Harry Mount How we came to love the Germans NOTEBOOK, PAGE 12
Melanie McDonagh We must help the Christians in Iraq
COMMENT, PAGE 12
Maurice Glasman Labour’s debt to Catholicism
INTERVIEW, PAGE 7
August 15 2014 £1.50 (Republic of Ireland €1.80)
Vatican: Muslim leaders must denounce ‘barbaric’ jihadists Pontifical council condemns Islamic State amid growing support in Church for military action
BY SIMON CALDWELL, CINDY WOODEN AND MADELEINE TEAHAN
THE VATICAN has called on Muslim leaders to condemn the “barbarity” and “unspeakable criminal acts” of Islamic State militants in Iraq, saying a failure to do so would jeopardise the future of interreligious dialogue.
The Pontifical Council for Inter-religious Dialogue released a statement on Tuesday, stating that: “The plight of Christians, Yazidis and other religious and ethnic communities in Iraq demands a clear and courageous stance on the part of religious leaders, especially Muslims, those engaged in interfaith dialogue and everyone of goodwill.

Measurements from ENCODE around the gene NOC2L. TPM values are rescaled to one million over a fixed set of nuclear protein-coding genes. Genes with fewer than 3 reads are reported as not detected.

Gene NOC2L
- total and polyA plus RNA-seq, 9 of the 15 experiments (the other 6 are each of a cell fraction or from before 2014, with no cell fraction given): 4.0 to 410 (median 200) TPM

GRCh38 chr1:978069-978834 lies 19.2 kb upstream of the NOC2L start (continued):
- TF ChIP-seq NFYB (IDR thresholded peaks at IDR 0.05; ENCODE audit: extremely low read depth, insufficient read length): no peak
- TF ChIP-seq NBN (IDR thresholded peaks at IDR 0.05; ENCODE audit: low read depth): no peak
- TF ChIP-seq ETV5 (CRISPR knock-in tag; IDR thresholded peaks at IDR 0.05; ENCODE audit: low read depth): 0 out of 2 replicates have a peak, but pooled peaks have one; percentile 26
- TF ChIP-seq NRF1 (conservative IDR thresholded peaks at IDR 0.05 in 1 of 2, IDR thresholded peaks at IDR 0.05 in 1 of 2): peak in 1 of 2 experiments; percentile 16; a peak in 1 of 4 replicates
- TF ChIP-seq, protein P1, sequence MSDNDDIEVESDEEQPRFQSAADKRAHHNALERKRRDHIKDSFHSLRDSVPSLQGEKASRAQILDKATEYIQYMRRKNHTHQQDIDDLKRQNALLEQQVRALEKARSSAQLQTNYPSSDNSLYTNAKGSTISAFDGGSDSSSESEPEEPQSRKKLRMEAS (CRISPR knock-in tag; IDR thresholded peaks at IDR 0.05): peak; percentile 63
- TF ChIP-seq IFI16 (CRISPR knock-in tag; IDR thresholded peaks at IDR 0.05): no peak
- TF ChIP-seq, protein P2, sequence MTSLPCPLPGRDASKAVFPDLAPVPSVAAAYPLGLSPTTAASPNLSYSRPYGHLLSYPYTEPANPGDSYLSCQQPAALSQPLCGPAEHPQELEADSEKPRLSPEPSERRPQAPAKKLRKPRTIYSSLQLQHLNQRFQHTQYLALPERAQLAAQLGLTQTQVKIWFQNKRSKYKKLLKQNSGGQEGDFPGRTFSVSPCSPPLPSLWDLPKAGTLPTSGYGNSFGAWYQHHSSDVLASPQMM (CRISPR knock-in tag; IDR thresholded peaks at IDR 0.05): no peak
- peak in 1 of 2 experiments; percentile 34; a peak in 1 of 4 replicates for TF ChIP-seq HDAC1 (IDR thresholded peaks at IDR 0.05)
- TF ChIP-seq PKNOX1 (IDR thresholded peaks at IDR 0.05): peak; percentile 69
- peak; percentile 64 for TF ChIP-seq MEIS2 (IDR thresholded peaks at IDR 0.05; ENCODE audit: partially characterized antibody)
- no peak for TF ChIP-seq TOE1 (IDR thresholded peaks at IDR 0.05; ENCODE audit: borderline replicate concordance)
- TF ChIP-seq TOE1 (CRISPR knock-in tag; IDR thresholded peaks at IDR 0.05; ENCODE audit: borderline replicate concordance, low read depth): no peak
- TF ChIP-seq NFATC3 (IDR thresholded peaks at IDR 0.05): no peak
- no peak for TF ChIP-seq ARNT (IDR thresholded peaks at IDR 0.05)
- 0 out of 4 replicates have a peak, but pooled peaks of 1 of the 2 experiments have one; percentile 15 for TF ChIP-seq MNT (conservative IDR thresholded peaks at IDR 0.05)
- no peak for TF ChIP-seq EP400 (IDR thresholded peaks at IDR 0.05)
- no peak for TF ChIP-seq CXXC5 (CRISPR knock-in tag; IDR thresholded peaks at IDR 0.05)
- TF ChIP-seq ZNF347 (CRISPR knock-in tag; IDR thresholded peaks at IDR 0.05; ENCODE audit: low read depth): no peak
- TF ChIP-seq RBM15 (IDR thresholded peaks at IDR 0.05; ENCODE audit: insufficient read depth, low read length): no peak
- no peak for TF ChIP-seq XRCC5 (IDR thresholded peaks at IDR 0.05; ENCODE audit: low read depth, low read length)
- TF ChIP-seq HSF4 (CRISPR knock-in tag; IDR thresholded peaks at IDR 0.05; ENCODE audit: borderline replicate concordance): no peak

“All must be unanimous in condemning unequivocally these crimes and must denounce the invocation of religion to justify them. Otherwise, what credibility will religions, their followers and their leaders have? What credibility would remain to the inter-religious dialogue patiently pursued in recent years?”
The document noted that the “majority of Muslim religious and political institutions” have opposed the Islamic State’s avowed mission of restoring a caliphate, a sovereign Muslim state under Islamic law, to succeed the Ottoman Caliphate abolished after the founding of modern Turkey in 1923.